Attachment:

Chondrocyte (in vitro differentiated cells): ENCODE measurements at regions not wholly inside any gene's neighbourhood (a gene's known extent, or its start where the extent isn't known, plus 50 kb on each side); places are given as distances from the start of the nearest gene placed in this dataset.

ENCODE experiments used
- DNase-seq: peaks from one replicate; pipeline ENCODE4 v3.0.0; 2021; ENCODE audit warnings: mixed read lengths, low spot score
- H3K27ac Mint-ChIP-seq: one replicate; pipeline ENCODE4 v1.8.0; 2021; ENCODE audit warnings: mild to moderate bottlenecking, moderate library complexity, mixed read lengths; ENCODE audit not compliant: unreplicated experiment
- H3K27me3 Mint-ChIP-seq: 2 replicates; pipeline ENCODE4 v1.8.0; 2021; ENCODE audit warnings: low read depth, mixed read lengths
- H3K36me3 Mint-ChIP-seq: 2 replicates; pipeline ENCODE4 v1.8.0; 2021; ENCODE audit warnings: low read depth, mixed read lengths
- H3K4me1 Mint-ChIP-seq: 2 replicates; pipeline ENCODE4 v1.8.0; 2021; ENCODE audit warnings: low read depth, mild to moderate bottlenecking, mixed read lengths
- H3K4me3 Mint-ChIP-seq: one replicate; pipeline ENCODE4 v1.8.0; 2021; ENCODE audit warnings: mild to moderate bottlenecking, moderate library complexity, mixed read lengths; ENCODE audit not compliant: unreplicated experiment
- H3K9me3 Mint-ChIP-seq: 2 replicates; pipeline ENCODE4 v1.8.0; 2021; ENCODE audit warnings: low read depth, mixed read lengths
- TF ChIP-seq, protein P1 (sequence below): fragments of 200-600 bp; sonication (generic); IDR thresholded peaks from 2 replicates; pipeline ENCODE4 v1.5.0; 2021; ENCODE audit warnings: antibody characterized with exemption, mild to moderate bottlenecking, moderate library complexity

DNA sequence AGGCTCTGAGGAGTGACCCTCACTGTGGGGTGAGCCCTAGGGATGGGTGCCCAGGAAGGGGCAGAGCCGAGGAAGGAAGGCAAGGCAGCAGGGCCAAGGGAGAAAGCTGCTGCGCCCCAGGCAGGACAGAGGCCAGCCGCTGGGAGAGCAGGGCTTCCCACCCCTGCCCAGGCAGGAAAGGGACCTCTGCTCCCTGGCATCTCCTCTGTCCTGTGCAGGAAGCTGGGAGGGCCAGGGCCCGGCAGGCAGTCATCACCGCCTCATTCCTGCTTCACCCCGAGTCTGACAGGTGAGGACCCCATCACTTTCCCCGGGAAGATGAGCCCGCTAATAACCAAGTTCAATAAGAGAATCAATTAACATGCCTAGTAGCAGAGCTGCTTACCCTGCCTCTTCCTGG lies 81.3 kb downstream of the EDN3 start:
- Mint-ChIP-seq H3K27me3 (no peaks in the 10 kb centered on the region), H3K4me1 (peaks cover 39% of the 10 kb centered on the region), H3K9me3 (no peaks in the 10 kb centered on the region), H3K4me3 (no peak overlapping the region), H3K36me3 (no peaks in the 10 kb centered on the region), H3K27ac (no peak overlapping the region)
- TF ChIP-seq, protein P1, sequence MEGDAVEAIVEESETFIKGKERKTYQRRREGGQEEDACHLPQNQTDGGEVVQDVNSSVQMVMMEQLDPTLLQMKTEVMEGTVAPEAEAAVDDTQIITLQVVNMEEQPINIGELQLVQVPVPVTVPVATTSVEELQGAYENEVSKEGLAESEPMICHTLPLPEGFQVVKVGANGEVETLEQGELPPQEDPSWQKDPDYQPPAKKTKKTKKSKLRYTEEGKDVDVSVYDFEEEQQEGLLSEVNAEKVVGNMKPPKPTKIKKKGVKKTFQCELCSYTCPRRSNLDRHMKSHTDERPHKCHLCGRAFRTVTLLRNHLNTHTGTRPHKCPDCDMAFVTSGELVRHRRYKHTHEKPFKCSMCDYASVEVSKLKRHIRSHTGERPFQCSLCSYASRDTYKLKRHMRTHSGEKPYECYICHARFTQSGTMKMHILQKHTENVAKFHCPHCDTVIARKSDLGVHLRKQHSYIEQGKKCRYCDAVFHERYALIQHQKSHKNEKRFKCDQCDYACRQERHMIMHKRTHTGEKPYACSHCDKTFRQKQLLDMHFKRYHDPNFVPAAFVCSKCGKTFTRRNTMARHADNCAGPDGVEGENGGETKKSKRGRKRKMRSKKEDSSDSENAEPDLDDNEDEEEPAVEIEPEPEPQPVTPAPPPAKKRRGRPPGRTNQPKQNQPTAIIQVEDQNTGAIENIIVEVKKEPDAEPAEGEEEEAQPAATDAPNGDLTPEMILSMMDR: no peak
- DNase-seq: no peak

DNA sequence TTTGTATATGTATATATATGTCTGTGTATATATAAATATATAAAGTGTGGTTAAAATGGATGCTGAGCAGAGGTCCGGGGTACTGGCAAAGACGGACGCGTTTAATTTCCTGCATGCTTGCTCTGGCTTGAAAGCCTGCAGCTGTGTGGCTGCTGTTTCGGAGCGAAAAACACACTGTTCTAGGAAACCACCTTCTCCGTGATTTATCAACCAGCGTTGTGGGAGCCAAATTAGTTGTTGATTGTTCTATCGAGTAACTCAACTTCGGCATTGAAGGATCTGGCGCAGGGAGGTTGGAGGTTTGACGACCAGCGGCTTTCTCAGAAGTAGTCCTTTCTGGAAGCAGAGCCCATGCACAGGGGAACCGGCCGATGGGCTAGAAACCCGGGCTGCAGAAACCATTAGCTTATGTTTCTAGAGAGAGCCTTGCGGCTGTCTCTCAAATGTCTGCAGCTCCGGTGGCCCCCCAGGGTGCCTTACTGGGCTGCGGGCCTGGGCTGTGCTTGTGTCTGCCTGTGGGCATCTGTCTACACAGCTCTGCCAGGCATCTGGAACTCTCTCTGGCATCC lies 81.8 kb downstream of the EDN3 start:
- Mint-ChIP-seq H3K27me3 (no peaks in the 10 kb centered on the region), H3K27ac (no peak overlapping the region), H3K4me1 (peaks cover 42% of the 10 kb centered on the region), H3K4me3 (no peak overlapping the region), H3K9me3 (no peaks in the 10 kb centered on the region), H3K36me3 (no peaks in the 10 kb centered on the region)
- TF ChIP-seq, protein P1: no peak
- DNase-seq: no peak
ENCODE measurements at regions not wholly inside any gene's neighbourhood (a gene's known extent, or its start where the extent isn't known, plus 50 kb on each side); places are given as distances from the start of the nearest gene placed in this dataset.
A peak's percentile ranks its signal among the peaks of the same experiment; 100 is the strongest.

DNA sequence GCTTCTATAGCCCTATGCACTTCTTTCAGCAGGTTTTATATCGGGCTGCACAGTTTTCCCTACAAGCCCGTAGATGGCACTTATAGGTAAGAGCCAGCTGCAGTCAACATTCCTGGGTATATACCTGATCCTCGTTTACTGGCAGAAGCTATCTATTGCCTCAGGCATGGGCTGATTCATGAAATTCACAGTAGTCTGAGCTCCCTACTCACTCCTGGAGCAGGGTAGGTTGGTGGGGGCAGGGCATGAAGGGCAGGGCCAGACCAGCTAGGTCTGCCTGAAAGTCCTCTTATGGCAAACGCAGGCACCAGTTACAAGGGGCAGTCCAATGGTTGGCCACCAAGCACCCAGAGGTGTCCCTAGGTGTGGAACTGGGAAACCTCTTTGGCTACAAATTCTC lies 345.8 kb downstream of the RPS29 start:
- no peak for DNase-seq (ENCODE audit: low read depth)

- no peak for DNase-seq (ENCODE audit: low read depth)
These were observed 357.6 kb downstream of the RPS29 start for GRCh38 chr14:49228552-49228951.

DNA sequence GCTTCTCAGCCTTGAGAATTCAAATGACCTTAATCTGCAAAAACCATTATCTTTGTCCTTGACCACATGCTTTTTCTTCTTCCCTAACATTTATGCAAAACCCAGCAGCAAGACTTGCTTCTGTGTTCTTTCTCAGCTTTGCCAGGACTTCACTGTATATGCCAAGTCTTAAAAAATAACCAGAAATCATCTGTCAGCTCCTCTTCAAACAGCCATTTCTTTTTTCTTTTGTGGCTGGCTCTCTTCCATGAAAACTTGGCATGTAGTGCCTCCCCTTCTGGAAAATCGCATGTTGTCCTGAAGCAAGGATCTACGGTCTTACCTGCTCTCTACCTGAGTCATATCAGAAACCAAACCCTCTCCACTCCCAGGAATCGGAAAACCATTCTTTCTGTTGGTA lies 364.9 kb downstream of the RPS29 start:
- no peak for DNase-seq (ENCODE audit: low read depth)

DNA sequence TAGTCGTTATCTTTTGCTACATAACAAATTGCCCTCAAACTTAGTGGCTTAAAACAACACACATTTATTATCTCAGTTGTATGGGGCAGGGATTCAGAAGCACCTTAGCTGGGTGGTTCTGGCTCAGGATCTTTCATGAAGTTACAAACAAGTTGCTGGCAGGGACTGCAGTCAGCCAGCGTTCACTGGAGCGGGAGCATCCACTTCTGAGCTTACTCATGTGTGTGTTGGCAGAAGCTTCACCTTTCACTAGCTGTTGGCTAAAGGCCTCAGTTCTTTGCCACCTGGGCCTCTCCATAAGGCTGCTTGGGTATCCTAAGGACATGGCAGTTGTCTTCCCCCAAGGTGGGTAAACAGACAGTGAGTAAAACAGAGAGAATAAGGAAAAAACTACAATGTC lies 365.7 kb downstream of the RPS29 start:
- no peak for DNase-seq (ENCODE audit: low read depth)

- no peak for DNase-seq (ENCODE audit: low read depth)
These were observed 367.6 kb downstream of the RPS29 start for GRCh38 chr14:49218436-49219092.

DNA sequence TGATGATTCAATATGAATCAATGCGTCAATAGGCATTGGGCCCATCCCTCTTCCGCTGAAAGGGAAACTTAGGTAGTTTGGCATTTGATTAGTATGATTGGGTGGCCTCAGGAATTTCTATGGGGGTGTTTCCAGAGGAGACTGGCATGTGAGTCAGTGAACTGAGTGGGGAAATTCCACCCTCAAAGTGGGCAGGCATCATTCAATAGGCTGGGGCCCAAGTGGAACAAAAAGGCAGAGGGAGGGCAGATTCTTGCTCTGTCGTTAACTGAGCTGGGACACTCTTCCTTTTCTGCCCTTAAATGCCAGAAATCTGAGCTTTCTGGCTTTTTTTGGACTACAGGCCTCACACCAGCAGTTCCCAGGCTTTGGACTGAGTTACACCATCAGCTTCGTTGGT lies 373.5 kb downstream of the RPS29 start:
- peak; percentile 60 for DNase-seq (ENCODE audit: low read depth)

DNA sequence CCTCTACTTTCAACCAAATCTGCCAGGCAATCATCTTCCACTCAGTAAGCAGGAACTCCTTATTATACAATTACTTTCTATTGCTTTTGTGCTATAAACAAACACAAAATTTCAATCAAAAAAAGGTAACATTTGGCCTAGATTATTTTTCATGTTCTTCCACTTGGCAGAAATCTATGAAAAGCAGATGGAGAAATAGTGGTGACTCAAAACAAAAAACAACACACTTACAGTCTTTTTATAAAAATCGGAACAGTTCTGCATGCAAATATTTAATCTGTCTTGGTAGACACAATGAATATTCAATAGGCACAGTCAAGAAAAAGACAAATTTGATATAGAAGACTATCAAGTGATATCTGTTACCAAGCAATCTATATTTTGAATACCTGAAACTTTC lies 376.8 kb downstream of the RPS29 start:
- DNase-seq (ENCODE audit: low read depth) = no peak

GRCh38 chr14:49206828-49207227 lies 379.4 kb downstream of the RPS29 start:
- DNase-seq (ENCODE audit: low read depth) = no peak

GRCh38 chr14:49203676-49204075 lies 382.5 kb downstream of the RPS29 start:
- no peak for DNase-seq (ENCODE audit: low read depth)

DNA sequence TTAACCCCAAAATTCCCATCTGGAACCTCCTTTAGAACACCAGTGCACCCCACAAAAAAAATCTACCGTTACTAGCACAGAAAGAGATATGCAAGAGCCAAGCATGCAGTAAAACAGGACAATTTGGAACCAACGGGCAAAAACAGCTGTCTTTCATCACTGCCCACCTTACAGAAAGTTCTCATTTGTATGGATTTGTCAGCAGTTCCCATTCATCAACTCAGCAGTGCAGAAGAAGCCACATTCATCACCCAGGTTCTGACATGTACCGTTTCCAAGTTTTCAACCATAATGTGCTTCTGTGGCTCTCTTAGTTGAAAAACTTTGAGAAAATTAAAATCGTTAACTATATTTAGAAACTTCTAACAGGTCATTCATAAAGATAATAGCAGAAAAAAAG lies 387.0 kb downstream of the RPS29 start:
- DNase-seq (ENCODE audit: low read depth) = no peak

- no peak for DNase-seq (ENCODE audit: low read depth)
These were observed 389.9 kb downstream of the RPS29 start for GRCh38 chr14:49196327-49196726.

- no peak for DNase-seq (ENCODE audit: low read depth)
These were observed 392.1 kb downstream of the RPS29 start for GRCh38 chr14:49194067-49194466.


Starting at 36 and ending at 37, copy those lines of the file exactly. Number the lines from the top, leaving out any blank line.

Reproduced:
- DNase-seq (ENCODE audit: low read depth) = no peak

GRCh38 chr14:49203676-49204075 lies 382.5 kb downstream of the RPS29 start: